Post-harvesting of roses

Communications in Plant Sciences, vol 9, p. 70-80, 2019 (2019012)

Post-harvest preservation of roses cv. Ipanema

Simone Lyn Van Oene, Claudia Fabrino Machado Mattiuz, Tauane Santos Brito and Renan Pan*
*Correspondence to:

Abstract: Roses are highly perishable cut flowers that demand an adequate post-harvest management seeking the maintenance of quality and reduction of post-harvest losses. Among the most used manipulations, stand out the complete cold chain, as in the producer as in the transport and storage in Garden centers, supermarkets and flower shops, besides, it can be mentioned as the most important management the use of conserving solutions, which have been proving increasingly important for the maintenance of longevity and quality. The objective of this study was to evaluate three product lines offered by the Chrysal Premium Flower Care®, which has different functions and must be used in the three stages of the cut roses chain, post-harvest, transport/storage and final consumer. During the study was considered the real farm logistic, harvest, storage, transport, sale to wholesaler “and purchase by the final consumer, in a way to approximate the producer from the result of the study and show in a practical way the efficacy of the use of conserving solutions for the maintenance of cut roses. The experiment had five treatments with two replicates each, the evaluations were carried until the end of the flower’s shelf life and consisted in: turgescence, bent neck, petals darkening, flower opening, fresh mass evaluation and water absorption. It is concluded that the operations of harvest and transport are of crucial importance in the maintenance of the longevity and quality of roses, however, it must be allied to an adequate post-harvest treatment, the investment takes the producer to opt to not use or use only one preservative. It was also concluded that the post-harvest treatment is the most indicated increasing the pot life of the stems when compared to other treatments.

Highlighted Conclusions
1. Harvest and transport operations essential for maintenance of longevity and quality of roses.
2. Operations of harvest and transport of roses must be proceeded by an adequate post-harvest treatment.

Keywords: Rosa sp., Cut flowers, Flower shelf life, Flower pot life.



Flower longevity is determined by pre-harvest and post-harvest factors and it is also related to genetic and anatomic characteristics of each specie cultivated. As pre-harvest factors, it can be mentioned maturation stage, crop shading and cultivar as for post-harvest factors the storage temperature, air moisture, luminous intensity among others (Nowak and Rudnicki 1990). Roses generally have a limited storage lifespan, requiring some techniques to prolong the flowers durability such as the use of preservative solutions, being the most used solutions constituting of germicides, phytoregulators and sugars (Diastagliacozzo and Castro 2002).

The quality aspect of flower production is defined by a set of attributes that make the product easier to sell. For cut flowers these characteristics are: size, shape and condition (sanity, turgescence and maturity). The time in the year where the product is harvested and commercialized depends directly from the demand, because, many times, the feedstock stay stored for a long time, compromising their quality characteristics (Castro 1993). During the post-harvest commercialization chain, the flowers can suffer different kinds of stress, such as inadequate temperature, dehydration and mechanical damage that compromise the aesthetic quality and reduce their longevity and can be influenced by the action of ethylene (Woltering and Van Doorn 1988; Macnish et al. 2010).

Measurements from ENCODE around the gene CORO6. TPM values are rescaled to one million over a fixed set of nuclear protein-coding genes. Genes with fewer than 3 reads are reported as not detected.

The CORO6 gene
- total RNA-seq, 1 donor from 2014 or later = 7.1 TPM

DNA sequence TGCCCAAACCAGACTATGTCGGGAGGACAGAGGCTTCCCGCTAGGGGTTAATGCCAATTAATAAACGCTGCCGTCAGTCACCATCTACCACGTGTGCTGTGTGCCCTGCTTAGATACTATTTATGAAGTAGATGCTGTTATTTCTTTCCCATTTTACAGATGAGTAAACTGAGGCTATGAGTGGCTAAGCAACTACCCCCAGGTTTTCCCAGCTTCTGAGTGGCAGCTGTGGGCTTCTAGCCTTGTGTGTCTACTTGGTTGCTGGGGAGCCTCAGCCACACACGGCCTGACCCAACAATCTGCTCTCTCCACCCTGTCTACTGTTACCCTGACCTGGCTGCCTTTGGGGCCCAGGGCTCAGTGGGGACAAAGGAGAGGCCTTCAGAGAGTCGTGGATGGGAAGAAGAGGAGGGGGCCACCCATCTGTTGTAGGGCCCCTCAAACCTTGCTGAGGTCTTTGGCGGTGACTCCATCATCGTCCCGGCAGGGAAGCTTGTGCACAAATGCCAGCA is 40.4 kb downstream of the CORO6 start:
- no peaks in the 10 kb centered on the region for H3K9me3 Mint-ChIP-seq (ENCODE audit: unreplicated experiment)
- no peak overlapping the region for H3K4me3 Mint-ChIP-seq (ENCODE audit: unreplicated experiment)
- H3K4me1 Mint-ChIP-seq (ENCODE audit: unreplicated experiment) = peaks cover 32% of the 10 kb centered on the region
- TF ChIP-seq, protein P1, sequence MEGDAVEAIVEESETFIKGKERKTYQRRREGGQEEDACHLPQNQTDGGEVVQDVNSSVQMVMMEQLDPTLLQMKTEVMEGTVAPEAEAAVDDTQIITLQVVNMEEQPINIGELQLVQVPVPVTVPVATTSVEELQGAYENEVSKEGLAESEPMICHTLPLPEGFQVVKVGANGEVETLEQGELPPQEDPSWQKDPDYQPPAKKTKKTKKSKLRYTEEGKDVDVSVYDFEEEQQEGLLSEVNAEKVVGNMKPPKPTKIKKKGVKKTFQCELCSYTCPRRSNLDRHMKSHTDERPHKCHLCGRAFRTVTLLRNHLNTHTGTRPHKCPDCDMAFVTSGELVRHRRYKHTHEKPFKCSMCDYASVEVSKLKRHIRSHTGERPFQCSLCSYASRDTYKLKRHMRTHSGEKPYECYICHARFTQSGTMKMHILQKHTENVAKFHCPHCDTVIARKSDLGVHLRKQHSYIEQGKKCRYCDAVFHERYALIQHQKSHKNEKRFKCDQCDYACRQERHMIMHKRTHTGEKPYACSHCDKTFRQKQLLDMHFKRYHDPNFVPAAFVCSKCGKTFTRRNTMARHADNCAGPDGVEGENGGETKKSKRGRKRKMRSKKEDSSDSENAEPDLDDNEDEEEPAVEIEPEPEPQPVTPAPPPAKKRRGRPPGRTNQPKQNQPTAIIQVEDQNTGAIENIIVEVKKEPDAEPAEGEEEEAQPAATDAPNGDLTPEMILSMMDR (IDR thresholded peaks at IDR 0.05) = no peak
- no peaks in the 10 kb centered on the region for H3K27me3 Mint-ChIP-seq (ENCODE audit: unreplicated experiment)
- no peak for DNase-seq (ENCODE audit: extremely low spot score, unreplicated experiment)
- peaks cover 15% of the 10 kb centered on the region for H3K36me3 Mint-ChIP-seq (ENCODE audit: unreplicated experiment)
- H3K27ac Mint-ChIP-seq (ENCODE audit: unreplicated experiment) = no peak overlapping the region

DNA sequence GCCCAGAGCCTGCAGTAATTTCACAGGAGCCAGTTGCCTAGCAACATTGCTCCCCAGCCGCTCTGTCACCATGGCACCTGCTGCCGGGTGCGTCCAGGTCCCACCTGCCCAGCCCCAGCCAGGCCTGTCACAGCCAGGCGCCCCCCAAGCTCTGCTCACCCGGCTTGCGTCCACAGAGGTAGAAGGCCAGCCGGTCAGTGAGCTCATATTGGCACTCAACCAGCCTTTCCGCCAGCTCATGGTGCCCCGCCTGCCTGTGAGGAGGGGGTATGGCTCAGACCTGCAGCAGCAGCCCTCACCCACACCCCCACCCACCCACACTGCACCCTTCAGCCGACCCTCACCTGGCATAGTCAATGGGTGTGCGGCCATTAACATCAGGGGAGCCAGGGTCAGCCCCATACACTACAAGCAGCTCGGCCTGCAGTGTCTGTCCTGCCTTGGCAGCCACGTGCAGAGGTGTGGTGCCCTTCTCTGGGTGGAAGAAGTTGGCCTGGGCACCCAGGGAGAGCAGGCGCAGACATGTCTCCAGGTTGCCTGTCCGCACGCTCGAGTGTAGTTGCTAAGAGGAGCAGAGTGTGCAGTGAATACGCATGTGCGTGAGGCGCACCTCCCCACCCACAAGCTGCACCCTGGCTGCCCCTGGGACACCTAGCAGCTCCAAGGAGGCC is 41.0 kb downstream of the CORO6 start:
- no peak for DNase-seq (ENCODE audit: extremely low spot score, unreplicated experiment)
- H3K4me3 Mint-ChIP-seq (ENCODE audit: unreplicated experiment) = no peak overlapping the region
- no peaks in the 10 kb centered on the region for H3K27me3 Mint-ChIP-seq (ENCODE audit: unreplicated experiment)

Flowers deteriorate similarly to fruits and vegetables by means of physiological processes (Hardenburg et al. 1990). Among them, the respiration that causes the exhaustion of tissue reserves, mainly carbohydrates. Cold storage is extremely effective to reduce respiration, preserving carbohydrates and reserves and prolonging the flower’s life (Fischer 1953; Siegelman, 1952; Halevy and Mayak 1974). Each specie has a specific lifespan for the flower, being it carefully adapted to the ecological exigencies (Rogers 2006).

The use of preserving solutions to keep quality and prolong the lifespan of cut flowers has evolved in the past few years, being this a recurring practice in countries where flowers represent a major source of resources. Normally there are four kinds of solutions used, which can be classified as conditioning solutions, pulsing solutions, solutions to induce flower opening and maintaining solutions (Castro 1993).

A conserving solution has for their functions: the supply of carbohydrates used during respiration, reduction in ethylene production, which is responsible for the flower senescence, bactericidal effect by the acidification of the medium, for suspension of bacterial growth and break of water superficial tension, making its absorption easy for the flowers (Oliveira 1995).

The components of conserving solutions allow the flowers to keep their quality along all the commercialization process. The amount of each component depends on the time of absorption of the flower (Oliveira 1995).

Against the foregoing, this research aimed to evaluate three post-harvest treatments from the Chrysal® brand to increase quality of rose Ipanema cultivated in a protected environment.


Place description. The experiment was carried out in two places, at the farm of the producer Adriano Van Rooyen located in Holambra – SP, where the roses were harvested and at the test center of the Holambra Veiling Cooperative, located in the town of Antonio da Posse, for the evaluation of the treatments and the flower pot life.